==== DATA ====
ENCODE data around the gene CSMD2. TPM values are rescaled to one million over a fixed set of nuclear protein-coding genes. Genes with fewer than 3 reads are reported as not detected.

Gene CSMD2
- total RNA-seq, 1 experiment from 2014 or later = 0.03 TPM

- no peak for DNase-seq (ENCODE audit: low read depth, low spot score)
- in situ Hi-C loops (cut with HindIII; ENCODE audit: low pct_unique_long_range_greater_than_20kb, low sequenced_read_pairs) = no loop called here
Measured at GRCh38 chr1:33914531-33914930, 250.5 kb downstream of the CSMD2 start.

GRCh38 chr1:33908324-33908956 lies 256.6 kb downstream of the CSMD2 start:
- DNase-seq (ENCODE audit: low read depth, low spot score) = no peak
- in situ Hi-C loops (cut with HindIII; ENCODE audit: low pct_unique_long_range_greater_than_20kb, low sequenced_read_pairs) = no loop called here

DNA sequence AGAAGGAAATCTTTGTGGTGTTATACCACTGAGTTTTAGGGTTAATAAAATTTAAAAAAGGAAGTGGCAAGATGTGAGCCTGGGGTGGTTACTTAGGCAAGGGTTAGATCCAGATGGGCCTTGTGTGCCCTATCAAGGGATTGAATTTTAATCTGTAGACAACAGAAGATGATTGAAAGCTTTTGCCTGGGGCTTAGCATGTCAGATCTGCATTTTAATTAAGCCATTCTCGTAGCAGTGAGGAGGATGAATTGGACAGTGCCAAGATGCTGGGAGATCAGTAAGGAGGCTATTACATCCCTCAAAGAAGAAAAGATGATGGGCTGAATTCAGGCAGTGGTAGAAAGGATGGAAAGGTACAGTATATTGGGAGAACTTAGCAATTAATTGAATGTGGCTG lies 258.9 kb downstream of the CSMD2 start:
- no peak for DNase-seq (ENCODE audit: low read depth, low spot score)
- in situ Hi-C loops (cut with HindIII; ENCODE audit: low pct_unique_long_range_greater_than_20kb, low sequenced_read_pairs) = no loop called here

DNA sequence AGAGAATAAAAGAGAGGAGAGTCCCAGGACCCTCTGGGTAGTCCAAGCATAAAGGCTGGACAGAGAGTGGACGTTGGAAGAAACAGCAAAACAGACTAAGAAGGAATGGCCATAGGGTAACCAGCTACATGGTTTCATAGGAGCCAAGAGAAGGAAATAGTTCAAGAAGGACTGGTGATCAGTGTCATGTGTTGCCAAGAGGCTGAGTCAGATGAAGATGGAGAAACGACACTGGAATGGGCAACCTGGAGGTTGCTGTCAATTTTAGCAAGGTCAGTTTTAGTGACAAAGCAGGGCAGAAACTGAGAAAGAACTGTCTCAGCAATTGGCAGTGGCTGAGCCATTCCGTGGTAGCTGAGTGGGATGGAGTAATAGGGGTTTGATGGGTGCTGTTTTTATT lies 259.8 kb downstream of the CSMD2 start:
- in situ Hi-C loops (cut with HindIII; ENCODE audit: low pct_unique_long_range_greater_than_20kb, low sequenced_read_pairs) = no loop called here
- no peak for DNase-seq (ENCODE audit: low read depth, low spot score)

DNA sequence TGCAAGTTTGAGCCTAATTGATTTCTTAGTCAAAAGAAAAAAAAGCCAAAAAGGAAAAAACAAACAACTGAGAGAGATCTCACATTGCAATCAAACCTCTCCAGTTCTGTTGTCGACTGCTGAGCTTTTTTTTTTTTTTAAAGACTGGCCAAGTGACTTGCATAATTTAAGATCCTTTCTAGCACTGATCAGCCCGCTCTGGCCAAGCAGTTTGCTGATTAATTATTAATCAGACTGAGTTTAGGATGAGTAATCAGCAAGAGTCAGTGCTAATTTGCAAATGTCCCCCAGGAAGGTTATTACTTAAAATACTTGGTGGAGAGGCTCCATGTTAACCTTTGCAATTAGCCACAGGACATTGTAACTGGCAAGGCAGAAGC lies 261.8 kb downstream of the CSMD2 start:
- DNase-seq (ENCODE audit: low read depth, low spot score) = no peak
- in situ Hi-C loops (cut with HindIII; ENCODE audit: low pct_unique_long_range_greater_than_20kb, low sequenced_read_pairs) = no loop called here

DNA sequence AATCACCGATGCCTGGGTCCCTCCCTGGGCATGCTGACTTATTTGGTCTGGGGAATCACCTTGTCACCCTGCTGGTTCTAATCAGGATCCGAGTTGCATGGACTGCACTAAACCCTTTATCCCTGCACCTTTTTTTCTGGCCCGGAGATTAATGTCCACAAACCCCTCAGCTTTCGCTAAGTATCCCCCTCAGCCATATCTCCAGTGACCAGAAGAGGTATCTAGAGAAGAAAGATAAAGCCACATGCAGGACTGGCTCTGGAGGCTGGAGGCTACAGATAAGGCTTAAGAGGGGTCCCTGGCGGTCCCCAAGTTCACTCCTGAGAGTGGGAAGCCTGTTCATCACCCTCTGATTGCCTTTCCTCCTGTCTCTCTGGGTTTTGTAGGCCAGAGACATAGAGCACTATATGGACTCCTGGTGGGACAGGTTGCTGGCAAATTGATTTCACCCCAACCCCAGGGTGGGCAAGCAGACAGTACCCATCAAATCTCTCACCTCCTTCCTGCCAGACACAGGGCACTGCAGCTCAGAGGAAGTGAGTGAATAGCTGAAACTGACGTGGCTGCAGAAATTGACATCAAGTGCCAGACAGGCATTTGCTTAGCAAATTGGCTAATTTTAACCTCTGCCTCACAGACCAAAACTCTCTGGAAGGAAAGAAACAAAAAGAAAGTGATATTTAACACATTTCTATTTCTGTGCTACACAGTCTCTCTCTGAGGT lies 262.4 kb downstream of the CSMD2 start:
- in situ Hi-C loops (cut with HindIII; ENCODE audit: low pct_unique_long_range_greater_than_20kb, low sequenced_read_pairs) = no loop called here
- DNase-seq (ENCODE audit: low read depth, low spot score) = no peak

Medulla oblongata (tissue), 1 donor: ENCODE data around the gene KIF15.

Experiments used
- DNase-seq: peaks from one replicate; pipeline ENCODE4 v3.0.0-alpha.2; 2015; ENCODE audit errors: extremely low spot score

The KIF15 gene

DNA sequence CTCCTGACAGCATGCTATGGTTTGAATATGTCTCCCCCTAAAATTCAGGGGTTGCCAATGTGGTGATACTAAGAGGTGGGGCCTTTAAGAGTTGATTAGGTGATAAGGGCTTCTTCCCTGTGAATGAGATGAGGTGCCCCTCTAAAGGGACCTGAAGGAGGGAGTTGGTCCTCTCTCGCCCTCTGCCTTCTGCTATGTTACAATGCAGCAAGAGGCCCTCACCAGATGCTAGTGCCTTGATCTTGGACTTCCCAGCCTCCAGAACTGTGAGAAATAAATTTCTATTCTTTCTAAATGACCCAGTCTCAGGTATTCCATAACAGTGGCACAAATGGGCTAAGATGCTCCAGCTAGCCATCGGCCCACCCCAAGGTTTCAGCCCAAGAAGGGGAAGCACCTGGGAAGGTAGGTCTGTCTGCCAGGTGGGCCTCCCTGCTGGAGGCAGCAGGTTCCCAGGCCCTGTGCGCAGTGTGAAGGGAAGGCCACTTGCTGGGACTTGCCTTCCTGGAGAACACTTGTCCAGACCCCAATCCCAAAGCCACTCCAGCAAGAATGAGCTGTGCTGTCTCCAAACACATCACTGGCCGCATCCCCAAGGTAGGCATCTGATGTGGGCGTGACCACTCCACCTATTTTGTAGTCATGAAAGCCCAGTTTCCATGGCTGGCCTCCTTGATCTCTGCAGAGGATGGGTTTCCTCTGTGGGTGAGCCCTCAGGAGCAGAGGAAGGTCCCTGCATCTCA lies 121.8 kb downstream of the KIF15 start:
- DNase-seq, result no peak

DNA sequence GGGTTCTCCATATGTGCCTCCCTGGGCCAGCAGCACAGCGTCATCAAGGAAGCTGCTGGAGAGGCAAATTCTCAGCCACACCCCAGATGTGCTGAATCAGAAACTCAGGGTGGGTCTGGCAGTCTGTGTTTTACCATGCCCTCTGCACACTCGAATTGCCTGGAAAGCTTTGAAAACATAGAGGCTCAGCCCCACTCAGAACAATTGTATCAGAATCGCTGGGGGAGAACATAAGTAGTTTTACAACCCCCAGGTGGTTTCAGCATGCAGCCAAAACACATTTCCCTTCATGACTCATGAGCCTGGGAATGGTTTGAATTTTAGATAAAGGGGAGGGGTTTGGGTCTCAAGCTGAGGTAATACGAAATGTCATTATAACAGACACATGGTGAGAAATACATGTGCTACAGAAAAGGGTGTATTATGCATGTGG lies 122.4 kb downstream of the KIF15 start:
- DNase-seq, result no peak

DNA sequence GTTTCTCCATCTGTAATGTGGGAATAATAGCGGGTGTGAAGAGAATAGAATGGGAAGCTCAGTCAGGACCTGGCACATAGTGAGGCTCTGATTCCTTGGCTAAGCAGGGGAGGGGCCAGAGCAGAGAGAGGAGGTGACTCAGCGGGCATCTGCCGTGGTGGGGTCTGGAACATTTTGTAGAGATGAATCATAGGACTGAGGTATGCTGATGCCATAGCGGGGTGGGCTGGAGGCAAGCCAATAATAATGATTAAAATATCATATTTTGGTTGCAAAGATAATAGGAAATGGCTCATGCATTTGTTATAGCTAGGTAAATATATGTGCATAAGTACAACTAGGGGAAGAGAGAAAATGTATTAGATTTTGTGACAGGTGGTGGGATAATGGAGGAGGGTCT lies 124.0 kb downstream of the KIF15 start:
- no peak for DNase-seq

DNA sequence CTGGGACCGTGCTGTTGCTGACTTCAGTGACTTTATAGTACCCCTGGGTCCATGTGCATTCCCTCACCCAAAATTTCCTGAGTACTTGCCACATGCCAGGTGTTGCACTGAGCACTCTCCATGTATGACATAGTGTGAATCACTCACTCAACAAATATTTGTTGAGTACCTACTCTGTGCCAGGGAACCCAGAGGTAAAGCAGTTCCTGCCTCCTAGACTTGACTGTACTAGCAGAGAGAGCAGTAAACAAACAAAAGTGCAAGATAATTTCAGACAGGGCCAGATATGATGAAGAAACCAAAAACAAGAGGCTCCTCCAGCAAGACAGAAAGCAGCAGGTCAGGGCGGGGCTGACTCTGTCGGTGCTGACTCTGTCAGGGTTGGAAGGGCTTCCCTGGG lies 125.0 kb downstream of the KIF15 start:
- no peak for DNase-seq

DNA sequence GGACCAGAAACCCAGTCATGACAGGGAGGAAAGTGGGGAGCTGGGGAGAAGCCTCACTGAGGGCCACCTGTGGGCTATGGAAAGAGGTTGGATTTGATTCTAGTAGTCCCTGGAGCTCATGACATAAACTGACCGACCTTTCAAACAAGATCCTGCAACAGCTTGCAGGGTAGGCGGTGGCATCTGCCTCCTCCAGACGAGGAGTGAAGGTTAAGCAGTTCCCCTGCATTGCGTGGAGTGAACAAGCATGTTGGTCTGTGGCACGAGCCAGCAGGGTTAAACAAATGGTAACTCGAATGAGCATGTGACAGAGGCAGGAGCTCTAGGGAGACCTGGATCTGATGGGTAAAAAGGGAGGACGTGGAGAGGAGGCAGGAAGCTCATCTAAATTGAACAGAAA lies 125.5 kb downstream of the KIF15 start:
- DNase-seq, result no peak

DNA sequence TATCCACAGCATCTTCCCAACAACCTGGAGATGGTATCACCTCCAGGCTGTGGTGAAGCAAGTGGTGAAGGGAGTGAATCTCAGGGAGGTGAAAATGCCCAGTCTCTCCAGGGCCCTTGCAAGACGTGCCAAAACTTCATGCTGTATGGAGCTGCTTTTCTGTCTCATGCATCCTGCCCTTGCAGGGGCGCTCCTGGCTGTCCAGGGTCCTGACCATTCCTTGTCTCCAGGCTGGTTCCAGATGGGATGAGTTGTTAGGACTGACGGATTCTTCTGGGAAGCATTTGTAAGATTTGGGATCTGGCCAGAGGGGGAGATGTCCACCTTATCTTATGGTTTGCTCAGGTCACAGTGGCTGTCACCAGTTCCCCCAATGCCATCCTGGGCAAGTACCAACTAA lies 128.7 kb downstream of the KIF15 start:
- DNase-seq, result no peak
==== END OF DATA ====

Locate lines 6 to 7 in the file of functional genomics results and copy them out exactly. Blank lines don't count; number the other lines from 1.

Measured at GRCh38 chr1:33914531-33914930, 250.5 kb downstream of the CSMD2 start.

GRCh38 chr1:33908324-33908956 lies 256.6 kb downstream of the CSMD2 start: